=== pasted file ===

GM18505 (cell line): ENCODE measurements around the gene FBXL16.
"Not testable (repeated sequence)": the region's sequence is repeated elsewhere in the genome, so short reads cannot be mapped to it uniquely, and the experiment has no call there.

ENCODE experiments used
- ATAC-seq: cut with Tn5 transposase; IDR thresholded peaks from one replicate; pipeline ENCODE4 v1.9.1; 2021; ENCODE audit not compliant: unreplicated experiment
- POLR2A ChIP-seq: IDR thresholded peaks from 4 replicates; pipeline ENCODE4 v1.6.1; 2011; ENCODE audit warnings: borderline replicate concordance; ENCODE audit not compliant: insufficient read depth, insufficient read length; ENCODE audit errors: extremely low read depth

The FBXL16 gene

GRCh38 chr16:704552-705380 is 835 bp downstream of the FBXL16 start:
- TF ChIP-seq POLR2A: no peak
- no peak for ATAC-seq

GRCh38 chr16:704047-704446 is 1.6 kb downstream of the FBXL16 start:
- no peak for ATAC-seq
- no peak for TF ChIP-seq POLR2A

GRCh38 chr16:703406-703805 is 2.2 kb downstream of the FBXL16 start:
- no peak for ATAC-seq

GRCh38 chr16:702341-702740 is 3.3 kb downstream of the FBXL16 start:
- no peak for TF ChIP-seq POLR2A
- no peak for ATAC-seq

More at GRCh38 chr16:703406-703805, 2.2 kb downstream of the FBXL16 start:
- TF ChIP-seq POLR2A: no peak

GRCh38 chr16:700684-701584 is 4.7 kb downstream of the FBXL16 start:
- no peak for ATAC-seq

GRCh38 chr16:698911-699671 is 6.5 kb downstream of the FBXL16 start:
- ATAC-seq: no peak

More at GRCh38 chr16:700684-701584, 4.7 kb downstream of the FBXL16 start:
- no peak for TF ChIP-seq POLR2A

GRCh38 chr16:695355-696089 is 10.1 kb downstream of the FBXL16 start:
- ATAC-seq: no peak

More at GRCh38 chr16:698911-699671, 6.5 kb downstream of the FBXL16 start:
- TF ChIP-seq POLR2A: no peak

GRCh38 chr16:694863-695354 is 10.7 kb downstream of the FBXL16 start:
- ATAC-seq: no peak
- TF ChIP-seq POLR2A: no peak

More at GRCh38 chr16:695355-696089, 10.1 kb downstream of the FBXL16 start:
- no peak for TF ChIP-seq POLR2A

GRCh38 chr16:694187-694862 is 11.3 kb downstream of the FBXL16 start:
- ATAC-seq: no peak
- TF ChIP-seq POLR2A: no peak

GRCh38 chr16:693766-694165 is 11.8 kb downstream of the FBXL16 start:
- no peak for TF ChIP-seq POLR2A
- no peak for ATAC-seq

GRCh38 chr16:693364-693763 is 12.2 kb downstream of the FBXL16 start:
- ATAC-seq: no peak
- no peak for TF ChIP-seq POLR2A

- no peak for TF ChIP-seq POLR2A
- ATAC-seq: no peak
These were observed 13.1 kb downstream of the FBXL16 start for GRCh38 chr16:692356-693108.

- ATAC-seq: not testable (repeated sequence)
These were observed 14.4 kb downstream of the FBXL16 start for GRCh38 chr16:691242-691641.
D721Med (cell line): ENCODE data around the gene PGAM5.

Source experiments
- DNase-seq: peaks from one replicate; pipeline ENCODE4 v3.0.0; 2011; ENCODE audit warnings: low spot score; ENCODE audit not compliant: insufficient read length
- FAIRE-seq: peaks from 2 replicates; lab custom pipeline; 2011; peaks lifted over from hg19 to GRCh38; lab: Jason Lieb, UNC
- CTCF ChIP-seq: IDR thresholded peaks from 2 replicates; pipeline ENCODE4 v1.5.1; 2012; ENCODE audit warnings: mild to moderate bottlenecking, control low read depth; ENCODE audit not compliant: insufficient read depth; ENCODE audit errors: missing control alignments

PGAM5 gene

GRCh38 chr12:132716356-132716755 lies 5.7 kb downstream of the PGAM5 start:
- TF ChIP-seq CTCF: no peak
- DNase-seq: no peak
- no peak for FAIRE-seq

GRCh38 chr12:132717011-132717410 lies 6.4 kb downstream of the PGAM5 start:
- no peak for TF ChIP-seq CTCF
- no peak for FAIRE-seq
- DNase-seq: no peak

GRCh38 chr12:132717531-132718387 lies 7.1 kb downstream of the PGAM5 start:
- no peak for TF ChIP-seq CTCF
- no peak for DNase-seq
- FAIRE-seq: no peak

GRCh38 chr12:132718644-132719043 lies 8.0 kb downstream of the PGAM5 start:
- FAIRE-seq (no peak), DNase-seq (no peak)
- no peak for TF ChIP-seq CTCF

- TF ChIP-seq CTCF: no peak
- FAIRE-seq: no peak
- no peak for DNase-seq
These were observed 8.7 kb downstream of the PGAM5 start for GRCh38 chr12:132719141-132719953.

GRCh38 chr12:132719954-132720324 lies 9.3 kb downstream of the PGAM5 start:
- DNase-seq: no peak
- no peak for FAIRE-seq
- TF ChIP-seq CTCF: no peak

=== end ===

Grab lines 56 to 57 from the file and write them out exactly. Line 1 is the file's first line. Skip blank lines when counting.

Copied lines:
- TF ChIP-seq CTCF: no peak
- DNase-seq: no peak